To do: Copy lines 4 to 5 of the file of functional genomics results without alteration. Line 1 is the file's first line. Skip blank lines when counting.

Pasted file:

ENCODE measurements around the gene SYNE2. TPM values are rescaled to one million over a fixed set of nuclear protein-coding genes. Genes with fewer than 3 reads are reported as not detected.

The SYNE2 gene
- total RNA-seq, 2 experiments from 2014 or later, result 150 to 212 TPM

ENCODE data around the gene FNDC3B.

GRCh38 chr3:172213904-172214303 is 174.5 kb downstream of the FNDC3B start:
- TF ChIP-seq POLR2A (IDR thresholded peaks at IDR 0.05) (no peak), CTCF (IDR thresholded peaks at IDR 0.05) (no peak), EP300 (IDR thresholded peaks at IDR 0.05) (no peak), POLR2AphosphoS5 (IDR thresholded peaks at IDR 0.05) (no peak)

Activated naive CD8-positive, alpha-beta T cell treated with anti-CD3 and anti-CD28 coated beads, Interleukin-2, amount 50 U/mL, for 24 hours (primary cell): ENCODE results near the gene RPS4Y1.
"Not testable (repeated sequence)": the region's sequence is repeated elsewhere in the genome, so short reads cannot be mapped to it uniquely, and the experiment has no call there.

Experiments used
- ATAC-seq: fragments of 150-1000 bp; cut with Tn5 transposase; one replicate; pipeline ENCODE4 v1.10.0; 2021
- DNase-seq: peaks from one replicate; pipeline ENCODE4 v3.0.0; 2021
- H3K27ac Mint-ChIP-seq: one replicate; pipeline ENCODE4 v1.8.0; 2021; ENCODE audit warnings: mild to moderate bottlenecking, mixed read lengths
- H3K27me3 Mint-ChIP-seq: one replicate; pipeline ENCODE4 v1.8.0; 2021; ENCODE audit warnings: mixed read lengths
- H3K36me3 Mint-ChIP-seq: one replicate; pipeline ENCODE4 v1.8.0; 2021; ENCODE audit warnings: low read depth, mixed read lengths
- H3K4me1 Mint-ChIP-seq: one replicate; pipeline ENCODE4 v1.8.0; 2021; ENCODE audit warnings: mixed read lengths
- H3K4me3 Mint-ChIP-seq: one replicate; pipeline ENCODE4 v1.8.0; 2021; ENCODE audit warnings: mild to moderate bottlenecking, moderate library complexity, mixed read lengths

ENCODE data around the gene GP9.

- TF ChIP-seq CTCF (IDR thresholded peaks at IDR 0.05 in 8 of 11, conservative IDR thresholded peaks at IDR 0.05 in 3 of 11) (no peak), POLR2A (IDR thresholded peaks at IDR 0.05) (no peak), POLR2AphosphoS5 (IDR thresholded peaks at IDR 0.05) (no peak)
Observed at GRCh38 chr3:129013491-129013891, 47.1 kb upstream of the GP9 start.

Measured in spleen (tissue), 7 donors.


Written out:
ENCODE data around the gene FNDC3B.

GRCh38 chr3:172213904-172214303 is 174.5 kb downstream of the FNDC3B start: